Such relationships between people whose names are recorded on war memorials are very common, especially in villages and rural market towns. Unsurprisingly, many local people were related to each other, often in complicated and multiple ways. It is a fascinating phenomenon to observe and to unravel, but it is usually unclear whether contemporary people were aware of their connections and if they were so, whether their vastly extended families meant anything to them on a daily basis. This has particular relevance for British communities during the Great War, as the genealogical networks, on the one hand, might have increased individual family members’ susceptibility to worry and grief, but, on the other, provided greater possibilities for comfort and support. It is something to watch out for during subsequent local and family research.
Here are some notes about the two Georges:
George 1 (1888-1916)
This George was the son of Thomas Yoxall (1848-1909) and Mary Ann Davies (1848-1904). He was the eighth of nine children; he had four brothers and four sisters. In 1891 the family was living in Wharton, Winsford and Thomas, unsurprisingly for the area, was employed as a salt boiler. By 1901, young George, at the age of 13, was employed as a ‘cattleboy’ by the 56 year-old widowed farmer, Ann Stubbs, at Croxton Hall. By 1911, he was living in a three-roomed cottage at Woods Row, St. Anne’s Row, Middlewich with his 21 year-old wife Lucy (nee Warbuton). He was a boiler stoker at a chemical works.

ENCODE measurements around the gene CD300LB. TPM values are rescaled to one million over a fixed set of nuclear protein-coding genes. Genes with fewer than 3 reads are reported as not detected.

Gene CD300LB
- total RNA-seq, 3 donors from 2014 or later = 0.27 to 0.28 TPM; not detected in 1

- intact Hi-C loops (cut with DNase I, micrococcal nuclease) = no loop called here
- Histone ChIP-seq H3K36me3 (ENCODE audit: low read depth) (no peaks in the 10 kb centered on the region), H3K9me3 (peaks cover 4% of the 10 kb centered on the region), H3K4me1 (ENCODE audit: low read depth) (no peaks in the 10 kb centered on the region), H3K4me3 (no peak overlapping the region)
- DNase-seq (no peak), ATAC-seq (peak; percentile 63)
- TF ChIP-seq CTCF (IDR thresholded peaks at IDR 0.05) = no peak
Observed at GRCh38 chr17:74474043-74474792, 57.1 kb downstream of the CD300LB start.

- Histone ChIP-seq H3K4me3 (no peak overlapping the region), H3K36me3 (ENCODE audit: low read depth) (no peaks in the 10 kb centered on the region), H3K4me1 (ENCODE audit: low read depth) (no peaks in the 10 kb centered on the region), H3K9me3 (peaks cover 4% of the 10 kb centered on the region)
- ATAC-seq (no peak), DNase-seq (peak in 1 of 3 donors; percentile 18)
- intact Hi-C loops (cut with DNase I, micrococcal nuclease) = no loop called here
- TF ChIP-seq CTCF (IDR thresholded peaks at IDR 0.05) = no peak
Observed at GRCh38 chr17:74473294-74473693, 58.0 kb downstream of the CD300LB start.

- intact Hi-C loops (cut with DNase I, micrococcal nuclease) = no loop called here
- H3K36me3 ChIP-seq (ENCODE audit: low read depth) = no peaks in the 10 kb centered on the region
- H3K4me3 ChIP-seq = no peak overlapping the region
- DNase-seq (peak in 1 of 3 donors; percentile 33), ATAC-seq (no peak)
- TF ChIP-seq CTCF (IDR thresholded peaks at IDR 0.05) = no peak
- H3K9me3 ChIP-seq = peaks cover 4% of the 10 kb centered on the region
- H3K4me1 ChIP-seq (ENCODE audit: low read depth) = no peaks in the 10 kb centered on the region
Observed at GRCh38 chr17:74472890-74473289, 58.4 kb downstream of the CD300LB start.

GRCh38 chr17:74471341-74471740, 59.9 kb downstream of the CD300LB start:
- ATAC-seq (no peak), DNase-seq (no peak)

On 2nd June 1916, ‘The Northwich Guardian’ printed the following obituary for George:
Amongst the biographical details the article contains, we see that he was employed by Brunner Mond at Winnington and that his wife was the daughter of Mr Warburton of Station Road Winsford.
We also have some of George’s military records, including his medal card:
It tells us that his number was 14242, he was in the Cheshire Regiment, he died on 19th May 1916 and he went to France on 27th September 1915. We also have his service papers: